Playfulness and ADHD

Another relationship of the play urges of the brain to psychiatric issues has been in attempts to conceptualize at least some of the impulsive and hyperactive symptoms of ADHD as unsatisfied play urges that need to be expressed, as is evident in animal models (Panksepp, 1998b). The utility of play therapy in an animal model of ADHD has been demonstrated (Panksepp et al., 2003). Considering that drugs used to treat ADHD are uniformly ones that reduce play urges, and which may sensitize reward and drug-seeking systems of the brain (Nocjar and Panksepp, 2002 Panksepp et al., 2002a), the issue of what natural play does for the developing brain mind becomes an urgent neuropsychiatric question. Preliminary evidence suggests that in addition to well-accepted, but poorly demonstrated, psychological developmental effects, play may also promote neurotrophin gene expression that may have beneficial long-term effects for the brain (Gordon et al., 2003). These issues should coax us to consider...

Organization of Services

In general, pediatricians, general practitioners, and adult psychiatrists are the primary care providers for children and adolescents with psychiatric issues. However, referrals of children and adolescents for psychiatric treatment tend to be limited as a result of stigma attached to psychiatric illness and poor training at the graduate level of education. Families are more inclined to seek help for a child's academic difficulties and are more willing to pursue treatment options, including medication use, in the context of academic progress. In recent years, especially in metropolitan cities like Bangalore, practitioners have been receiving increasing referrals regarding learning disabilities, attention-deficit hyperactivity disorder,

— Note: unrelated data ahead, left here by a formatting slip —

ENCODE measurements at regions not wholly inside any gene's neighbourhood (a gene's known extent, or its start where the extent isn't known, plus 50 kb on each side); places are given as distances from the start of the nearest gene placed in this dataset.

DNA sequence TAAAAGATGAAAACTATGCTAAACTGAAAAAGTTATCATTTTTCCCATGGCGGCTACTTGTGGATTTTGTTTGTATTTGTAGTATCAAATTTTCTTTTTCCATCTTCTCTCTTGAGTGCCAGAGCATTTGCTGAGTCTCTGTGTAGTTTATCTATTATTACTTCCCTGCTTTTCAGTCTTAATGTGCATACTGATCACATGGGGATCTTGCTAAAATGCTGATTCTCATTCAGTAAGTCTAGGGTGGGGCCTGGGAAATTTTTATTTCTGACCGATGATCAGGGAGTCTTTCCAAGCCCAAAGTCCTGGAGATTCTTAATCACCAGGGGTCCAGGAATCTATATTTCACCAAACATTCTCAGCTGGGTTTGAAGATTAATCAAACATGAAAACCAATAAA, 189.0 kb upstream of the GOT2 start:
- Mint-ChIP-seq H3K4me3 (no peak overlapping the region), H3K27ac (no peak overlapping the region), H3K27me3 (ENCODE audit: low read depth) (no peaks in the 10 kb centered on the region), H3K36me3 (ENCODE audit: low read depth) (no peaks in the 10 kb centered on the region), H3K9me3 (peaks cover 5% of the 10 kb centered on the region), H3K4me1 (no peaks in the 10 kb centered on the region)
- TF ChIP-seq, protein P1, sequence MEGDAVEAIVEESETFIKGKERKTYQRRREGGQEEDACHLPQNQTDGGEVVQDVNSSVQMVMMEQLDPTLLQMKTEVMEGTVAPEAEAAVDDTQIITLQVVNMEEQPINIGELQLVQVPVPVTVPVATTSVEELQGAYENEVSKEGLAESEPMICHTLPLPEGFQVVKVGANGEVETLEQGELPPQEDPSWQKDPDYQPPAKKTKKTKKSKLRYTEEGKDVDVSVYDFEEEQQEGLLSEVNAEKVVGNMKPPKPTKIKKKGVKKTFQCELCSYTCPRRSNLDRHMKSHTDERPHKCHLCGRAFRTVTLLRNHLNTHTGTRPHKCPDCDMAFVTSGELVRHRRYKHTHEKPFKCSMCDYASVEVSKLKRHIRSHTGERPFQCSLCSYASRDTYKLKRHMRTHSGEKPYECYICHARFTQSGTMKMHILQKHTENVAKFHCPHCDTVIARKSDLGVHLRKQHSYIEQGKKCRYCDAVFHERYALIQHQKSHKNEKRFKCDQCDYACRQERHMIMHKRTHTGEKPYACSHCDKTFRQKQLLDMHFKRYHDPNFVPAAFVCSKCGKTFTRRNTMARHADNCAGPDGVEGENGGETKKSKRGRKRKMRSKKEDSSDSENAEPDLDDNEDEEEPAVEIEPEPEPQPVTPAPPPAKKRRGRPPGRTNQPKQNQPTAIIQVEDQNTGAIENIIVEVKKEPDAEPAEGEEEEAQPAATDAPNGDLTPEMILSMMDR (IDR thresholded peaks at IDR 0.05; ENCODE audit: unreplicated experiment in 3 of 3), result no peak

Therapeutic Interventions

Administer to the client psychological instruments designed to objectively assess ADD and substance abuse (e.g., Conners' Adult ADHD Rating Scales CAARS ) give the client feedback regarding the results of the assessment. 24. In a family session, teach the family members the connection between ADD and addiction, going over what each family member can do to assist the client in recovery (e.g., go to Alanon meetings, reinforce positive coping skills, keep expectations realistic, go to ADHD support group). 25. Provide the family members with information about ADHD (e.g., You Mean I'm Not Lazy, Stupid, or Crazy by Kelly and Ramundo).

Is the Disorder Familial

An obvious example of the matching fallacy is as follows. Numerous studies find that attention deficit hyperactivity disorder (ADHD) interferes with school achievement (Faraone et al., 1993). Thus, matching controls to ADHD subjects on school achievement would create an unusually high functioning ADHD sample or an unusually low functioning control sample. It may be difficult to draw meaningful inferences from such samples. Instead of matching, we use statistical methods to examine and control for the effects of potentially confounding variables.

Issues in Using Self Report Data

However, has demonstrated that the accuracy of such self-report data in medical and mental health settings is questionable. For example, there is low agreement between patients and informants in the assessment of personality disorders (Riso et al. 1994) and adult attention-deficit hyperactivity disorder (Zucker et al. 2002). In addiction psychiatry, patient self-report of illicit drug use can be highly inaccurate, depending on the patient population (i.e., arrestees vs. patients in treatment), the context in which the data are collected, the type of drug used, the method of survey, and the recency of use (Harrison and Hughes 1997 McNagny and Parker 1992 Weiss et al. 1998). In the assessment of major life stressors, there is a poor rate of agreement between subjects and informants regarding whether a particular life event has occurred (Schless and Mendels 1978). Even the self-report of one's stature has been shown not to be accurate, at least for men (Giles and Hutchinson 1991).